Who Is At Risk For Ovarian Hyperstimulation Syndrome & Is There A Blood Test For It?

Ovarian hyperstimulation syndrome (OHSS) is a condition in which the ovaries respond to medications used to induce conception. It is characterized by a significant ovarian enlargement due to several ovarian cysts and a fluid shift in the tissue area. While most cases of OHSS are mild, severe cases occur, although they are rare.(1)

Who Is At Risk For Ovarian Hyperstimulation Syndrome?

Who Is At Risk For Ovarian Hyperstimulation Syndrome?

The causes of ovarian hyperstimulation syndrome during IVF treatment are sometimes very diverse.

Women Under 35 Years Of Age: Some studies can now show a connection between the age of the treated patients and the occurrence of ovarian hyperstimulation syndrome. It is often women before the age of 35 who are affected by the syndrome. This is explained by the fact that the density of the gonadotropin receptors in the ovaries of younger women is higher and the response to gonadotropin administration from the outside is stronger.

Moreover, there is the fact that younger women also have a significantly higher number of ovarian follicles, which are capable of fertilization. These are considered as ovarian reserves.

Low BMI: Another risk factor could also be a low body weight (BMI below 20). In women with lower body weight, the potential to develop an overstimulation syndrome with the addition of hormones is higher.

The Presence Of PCOS: The likelihood of overstimulation is further increased by the presence of PCOS (polycystic ovary syndrome), and about 63% of the affected patients with a severe course also have a diagnosis of polycystic ovaries.(1)(2)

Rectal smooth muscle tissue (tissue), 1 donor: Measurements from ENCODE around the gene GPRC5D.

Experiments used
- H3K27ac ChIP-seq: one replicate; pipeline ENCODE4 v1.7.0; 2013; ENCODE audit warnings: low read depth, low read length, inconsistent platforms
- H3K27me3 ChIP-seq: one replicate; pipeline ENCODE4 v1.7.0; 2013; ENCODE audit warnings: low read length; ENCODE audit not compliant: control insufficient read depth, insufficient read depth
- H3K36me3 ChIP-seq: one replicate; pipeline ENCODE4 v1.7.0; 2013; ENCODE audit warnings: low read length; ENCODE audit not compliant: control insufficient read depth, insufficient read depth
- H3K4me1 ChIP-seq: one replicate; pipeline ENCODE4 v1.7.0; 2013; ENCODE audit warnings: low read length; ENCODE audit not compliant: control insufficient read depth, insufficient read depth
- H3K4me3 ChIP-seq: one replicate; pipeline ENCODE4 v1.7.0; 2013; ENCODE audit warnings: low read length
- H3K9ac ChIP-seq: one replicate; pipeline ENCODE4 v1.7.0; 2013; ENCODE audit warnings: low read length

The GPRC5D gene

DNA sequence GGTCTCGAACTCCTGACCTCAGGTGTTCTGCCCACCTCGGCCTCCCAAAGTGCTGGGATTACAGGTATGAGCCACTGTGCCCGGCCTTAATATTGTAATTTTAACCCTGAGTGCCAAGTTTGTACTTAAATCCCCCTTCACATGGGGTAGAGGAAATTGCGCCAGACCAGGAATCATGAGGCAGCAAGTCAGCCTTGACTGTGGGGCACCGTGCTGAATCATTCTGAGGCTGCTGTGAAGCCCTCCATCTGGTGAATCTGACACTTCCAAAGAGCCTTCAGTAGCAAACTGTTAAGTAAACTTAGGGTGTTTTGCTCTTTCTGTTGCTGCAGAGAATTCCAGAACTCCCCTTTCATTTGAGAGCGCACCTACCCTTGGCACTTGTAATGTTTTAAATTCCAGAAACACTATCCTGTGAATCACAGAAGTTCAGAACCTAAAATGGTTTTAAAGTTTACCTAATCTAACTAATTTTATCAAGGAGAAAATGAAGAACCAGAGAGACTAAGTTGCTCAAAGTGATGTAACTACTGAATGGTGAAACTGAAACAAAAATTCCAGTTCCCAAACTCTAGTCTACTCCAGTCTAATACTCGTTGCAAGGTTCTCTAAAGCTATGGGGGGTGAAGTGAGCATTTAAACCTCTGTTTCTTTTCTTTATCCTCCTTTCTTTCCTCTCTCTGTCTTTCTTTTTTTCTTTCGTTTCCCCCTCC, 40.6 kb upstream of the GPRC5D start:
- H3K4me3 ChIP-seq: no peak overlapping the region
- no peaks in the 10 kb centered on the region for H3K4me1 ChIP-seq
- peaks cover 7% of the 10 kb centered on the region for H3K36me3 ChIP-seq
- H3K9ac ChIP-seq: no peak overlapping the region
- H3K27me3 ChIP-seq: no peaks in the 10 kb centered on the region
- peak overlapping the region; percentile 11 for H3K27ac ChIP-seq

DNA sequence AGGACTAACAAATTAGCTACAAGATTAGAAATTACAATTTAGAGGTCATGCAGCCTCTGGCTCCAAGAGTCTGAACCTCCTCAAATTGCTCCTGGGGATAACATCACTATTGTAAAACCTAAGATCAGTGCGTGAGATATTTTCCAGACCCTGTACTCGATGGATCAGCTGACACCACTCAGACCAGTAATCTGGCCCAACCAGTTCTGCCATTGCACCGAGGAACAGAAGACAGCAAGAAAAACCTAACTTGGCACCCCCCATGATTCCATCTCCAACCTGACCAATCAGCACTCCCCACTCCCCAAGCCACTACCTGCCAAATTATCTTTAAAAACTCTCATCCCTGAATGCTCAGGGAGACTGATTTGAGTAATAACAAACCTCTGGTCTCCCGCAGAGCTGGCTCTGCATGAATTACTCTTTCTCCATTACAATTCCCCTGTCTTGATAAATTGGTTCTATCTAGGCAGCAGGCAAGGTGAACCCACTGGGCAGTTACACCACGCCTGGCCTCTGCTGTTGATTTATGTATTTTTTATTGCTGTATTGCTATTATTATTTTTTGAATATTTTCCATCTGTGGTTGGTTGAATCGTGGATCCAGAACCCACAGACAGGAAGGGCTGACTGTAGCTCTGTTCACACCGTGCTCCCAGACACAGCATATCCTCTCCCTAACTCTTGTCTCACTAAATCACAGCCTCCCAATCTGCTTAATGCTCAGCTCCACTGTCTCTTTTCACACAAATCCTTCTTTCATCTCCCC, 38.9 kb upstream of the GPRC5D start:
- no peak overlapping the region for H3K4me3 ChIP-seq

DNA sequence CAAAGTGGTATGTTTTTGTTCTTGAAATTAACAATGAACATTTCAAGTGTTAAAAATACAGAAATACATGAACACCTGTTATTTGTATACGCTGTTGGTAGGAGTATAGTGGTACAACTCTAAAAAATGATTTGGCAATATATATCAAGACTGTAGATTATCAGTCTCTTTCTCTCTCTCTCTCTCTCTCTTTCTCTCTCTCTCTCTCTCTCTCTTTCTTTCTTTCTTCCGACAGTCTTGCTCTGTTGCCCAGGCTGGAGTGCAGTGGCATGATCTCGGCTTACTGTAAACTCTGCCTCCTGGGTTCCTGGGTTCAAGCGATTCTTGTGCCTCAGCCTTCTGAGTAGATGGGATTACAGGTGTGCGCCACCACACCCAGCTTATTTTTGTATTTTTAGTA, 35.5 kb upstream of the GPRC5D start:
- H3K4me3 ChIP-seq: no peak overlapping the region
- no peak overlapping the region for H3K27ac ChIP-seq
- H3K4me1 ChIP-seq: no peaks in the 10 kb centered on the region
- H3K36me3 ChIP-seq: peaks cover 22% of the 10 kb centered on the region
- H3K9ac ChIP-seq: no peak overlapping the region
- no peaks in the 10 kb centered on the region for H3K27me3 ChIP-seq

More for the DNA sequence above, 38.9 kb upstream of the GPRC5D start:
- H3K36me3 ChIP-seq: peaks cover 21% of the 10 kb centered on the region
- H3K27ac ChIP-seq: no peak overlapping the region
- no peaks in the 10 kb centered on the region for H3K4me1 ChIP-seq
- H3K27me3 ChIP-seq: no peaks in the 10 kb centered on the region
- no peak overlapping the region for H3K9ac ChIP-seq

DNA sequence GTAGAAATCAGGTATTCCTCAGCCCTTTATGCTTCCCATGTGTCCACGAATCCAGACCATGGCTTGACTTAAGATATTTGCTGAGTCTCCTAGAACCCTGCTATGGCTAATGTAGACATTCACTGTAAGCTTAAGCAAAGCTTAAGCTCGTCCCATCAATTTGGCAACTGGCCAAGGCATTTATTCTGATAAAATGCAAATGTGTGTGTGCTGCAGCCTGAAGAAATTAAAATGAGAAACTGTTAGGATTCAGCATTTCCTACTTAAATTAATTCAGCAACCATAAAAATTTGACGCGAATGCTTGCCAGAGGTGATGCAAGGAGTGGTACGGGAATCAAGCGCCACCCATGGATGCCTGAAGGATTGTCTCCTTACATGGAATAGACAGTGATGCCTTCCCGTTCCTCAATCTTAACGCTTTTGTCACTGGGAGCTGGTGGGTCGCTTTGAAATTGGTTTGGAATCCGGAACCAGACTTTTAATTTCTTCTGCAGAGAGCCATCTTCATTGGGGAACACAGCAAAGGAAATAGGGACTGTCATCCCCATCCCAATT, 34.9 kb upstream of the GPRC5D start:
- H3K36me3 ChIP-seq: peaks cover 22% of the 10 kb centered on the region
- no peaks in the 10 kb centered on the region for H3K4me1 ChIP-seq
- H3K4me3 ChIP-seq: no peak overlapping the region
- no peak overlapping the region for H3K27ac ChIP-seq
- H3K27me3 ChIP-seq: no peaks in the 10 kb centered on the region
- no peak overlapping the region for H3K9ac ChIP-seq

Higher Serum Estradiol Concentration And Other Factors

Ovarian hyperstimulation syndrome continues to occur in women who have high serum estradiol concentrations and rapidly increasing estradiol levels, high follicle numbers, hCG stimulation in the luteal phase, and IVF treatment to become pregnant. An overstimulation syndrome that has already occurred in the previous history also favors the recurrence of the next one.

If the treatment results in an estradiol value of more than 3,000pg/ml, the cycle can be saved before the termination by so-called coasting. It is important that the follicles already have a diameter of 15 to 18 millimeters. If coasting is performed, stimulation is suspended. With continued downregulation, the system then waits until the value of estradiol has dropped below 3,000pg/ml.(2)

Is There A Blood Test For Ovarian Hyperstimulation Syndrome?

Depending on the medical history and clinical symptoms, weight gain, thirst, abdominal discomfort, slight swelling of the lower abdomen, slight nausea and vomiting are possible signs of ovarian hyperstimulation syndrome. Other signs are:

Superellipse enlargement (diameter> 5 cm), there are several corpus luteum that show a small amount of effusion in the abdominal cavity.

Blood cell volume and increase in white blood cells, low sodium levels, hypoproteinemia